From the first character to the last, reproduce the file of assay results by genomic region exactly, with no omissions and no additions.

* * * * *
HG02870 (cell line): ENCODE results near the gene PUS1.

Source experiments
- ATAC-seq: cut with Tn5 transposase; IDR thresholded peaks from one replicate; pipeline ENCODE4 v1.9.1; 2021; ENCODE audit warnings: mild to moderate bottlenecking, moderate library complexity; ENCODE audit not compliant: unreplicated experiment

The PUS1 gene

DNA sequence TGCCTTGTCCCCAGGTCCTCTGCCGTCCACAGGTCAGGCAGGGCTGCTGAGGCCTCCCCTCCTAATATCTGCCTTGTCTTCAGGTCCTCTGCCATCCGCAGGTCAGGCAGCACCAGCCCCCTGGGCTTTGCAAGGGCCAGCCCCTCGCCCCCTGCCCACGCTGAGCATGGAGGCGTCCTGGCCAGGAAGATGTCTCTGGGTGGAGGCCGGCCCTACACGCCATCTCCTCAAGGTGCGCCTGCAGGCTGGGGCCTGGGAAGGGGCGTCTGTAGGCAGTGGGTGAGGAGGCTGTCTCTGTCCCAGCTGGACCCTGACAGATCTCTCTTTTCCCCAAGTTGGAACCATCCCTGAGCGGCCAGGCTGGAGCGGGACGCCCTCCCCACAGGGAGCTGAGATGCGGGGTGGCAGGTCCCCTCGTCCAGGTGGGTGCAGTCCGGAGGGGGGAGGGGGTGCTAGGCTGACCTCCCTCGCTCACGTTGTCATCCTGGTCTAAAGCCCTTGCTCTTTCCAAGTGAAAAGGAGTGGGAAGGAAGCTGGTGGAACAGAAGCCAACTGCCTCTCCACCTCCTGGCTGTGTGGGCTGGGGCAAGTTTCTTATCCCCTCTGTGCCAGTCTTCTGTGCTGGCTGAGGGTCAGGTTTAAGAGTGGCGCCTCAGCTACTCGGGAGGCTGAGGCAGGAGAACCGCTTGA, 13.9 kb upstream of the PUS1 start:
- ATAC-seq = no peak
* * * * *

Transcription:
HG02870 (cell line): ENCODE results near the gene PUS1.

Source experiments
- ATAC-seq: cut with Tn5 transposase; IDR thresholded peaks from one replicate; pipeline ENCODE4 v1.9.1; 2021; ENCODE audit warnings: mild to moderate bottlenecking, moderate library complexity; ENCODE audit not compliant: unreplicated experiment

The PUS1 gene

DNA sequence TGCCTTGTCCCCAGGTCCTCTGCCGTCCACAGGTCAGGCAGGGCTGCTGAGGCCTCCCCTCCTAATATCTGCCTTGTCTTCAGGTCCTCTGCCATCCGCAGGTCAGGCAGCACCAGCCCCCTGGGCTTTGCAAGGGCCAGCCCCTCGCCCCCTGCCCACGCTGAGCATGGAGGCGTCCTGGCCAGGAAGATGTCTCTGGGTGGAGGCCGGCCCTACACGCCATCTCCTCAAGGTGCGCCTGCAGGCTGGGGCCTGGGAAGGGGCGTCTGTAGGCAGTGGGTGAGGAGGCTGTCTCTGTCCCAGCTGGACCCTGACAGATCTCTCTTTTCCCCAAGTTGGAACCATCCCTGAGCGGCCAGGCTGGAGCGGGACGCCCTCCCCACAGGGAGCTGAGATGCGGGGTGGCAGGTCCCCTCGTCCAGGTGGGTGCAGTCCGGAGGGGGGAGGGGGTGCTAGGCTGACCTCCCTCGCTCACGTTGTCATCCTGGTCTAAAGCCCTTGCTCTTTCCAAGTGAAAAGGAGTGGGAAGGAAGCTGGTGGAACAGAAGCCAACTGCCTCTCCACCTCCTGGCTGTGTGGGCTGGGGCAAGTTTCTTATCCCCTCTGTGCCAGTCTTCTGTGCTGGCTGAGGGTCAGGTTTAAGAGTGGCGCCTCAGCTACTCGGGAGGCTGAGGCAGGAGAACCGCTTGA, 13.9 kb upstream of the PUS1 start:
- ATAC-seq = no peak